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BBC Northern Ireland's Tara Mills
The devices could have led to massive loss of life say police
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The BBC's Denis Murray
"Little sign of an end to the feud between loyalist paramilitary groups"
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Wednesday, 13 September, 2000, 19:13 GMT 20:13 UK
Bomb attack on police station
At least one mortar was fired at the police station
At least one mortar was fired at the police station
Dissident republicans are believed to have been behind a bomb attack on a police station in Armagh city.

A mortar bomb exploded inside the Newry Road police station complex in the carpark at 0840 BST on Wednesday.

A spokesman for the Royal Ulster Constabulary said it was a miracle nobody had been killed by the blast.

However, a number of civilian staff and a police officer were treated for shock after the attack.

A pregnant woman walking close by narrowly missed being hit by a piece of flying metal, which bounced off a wall.

Mortar bomb was fired from van parked in adjacent building site
Mortar bomb was fired from van parked in adjacent building site
The area was also busy with scores of children on their way to school.

At least one mortar is believed to have been fired from the back of a white van parked on the adjacent building site of a new hotel. Army technical officers are searching for any further devices.

Shortly after the Armagh blast the RUC confirmed that an explosion inside a British Army training base in Londonderry on Tuesday was also caused by a bomb.

The 80lb device at Magilligan only partially exploded when a soldier opened the door of a hut. He was treated for shock and a second bomb was found nearby.

Homes near the Armagh police station were evacuated and a security cordon was set up around the area taking in the Newry Road, Monaghan Road and Barrack Hill.

'Murderous intent'

Armagh Chief Inspector Derek Williamson said that at this stage the police were investigating the possibility that dissident republicans had carried out the attack.

Chief Inspector Derek Williamson:
Chief Inspector Derek Williamson: "Indiscriminate attack"
"This attack was launched totally without warning and in that respect was absolutely indiscriminate," he said.

"It was launched at a time of the morning that showed utter contempt for the lives of everyone in the area.

"It was an attack of murderous intent and was all the more despicable because of the fact that the Omagh inquest is ongoing at this moment in time."

The inquest into the Omagh bombing is hearing evidence about the dissident republican Real IRA blast which killed 29 people in the County Tyrone town in August 1998.

Condemnation

Ulster Unionist deputy leader John Taylor said that the attack showed that the Real IRA had not learned from the Omagh tragedy.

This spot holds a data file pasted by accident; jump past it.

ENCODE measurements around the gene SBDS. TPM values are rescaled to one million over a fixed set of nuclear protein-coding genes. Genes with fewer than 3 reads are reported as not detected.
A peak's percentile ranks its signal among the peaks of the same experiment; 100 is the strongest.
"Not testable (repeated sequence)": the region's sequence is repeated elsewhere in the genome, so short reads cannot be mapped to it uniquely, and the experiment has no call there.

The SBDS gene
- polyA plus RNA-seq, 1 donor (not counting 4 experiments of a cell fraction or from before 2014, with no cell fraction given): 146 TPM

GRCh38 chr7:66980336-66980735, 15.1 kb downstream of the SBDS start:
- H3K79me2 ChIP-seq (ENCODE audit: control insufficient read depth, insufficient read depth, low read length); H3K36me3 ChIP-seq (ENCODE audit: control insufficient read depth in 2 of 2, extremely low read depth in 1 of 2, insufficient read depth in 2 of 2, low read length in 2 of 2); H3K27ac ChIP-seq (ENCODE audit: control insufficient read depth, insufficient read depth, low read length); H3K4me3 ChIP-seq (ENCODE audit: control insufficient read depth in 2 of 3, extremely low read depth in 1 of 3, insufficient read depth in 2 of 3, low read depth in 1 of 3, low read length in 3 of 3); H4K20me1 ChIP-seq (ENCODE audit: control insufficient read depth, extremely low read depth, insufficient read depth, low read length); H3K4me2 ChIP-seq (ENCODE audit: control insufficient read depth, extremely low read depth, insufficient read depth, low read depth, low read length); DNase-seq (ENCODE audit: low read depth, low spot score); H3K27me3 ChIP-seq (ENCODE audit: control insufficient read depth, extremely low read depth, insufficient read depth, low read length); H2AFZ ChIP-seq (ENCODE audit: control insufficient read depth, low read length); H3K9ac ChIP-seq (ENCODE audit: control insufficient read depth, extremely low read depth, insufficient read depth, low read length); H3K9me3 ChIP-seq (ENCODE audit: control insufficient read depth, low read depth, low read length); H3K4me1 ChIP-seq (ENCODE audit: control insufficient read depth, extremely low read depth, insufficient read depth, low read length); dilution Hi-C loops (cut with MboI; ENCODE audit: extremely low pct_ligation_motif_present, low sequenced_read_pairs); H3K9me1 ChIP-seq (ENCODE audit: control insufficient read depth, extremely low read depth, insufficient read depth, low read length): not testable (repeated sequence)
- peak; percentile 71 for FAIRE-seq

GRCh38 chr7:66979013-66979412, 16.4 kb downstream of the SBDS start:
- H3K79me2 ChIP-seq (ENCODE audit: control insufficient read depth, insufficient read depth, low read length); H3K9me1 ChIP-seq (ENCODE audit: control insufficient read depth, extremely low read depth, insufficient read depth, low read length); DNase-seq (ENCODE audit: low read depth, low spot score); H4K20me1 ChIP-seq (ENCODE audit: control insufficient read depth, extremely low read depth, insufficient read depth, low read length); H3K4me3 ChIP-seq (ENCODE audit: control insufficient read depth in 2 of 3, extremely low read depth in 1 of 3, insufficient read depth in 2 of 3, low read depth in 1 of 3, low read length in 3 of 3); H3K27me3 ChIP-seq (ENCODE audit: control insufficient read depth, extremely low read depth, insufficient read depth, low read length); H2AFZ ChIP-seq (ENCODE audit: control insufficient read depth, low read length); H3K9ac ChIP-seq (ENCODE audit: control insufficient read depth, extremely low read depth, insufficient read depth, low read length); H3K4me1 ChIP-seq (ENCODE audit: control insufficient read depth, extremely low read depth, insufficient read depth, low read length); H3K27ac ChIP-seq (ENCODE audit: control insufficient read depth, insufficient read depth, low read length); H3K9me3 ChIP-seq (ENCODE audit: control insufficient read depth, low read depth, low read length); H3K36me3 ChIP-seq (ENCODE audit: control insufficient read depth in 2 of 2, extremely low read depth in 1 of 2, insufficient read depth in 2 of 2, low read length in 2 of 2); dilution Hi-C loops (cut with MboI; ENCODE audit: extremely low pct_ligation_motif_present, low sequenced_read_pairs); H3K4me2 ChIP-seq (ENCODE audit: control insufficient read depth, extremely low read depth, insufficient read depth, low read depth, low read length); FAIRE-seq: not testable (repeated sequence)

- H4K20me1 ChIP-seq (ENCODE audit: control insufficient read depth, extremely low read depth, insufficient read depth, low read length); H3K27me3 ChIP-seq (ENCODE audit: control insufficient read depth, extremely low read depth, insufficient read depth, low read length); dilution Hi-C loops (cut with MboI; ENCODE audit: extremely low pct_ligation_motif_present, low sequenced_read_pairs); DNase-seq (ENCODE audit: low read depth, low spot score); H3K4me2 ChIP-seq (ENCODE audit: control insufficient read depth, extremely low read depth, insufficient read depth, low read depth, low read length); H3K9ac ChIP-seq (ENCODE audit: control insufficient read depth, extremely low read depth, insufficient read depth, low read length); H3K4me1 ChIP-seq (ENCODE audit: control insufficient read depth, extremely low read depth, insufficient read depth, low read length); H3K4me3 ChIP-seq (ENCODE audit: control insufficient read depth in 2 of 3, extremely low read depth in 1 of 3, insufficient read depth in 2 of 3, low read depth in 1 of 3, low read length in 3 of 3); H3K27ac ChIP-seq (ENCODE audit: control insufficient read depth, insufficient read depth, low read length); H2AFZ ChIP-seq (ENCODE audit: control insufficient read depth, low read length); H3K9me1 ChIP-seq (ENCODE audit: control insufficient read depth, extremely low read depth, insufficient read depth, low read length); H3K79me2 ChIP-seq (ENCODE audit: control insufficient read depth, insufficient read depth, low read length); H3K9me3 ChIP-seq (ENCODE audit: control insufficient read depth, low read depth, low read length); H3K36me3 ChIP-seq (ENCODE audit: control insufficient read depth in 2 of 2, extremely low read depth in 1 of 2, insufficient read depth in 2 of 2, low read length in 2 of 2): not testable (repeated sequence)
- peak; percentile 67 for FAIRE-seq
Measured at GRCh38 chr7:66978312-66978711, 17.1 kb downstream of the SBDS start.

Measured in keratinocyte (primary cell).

He added that although he felt it was important that the IRA continued the process of disarmament, the Real IRA posed the real threat to people in the province.

"We must send the message to the secretary of state and the chief constable that security decisions must be based on the real threat from the Real IRA, not on political considerations."

RUC Chief Constable Sir Ronnie Flanagan has recently warned about the threat from dissident republicans opposed to the peace process.

There have been a number of recent attacks on army bases and explosives seizures linked to dissident republicans.

The explosion came after the discovery on Saturday of a firebomb in a soft furnishing shop in English Street.

Before leaving Hillsborough Castle, County Down, on Tuesday for a Cabinet meeting at Downing Street, Northern Ireland Secretary Peter Mandelson said every effort to catch those involved in the Armagh explosion would be made.

"If dissidents are responsible they will be tracked down by the police and security forces," he said.

"We are not going to tolerate this sort of action, from any quarter, to disrupt and destabilise the peace process which is so strong and important to the people of Northern Ireland."

The Democratic Unionist Party's Paul Berry said that more police officers should be brought in to hunt for the bombers.

Social Democratic and Labour Party councillor Jim Lennon said that all the bombers had succeeded in doing was raising tensions in the Armagh area.

Alliance Party leader Sean Neeson condemned the explosion as "a dastardly attack by the enemies of the people who so strongly endorsed the Good Friday Agreement".

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See also:

13 Sep 00 | Northern Ireland
Bombs placed in army base
11 Sep 00 | Northern Ireland
Dissidents blamed for attacks
12 Aug 00 | Northern Ireland
Major NI bomb attack thwarted
06 Apr 00 | Northern Ireland
Bombing blamed on dissidents
19 Jul 00 | Northern Ireland
Dissident republicans: Threat to peace
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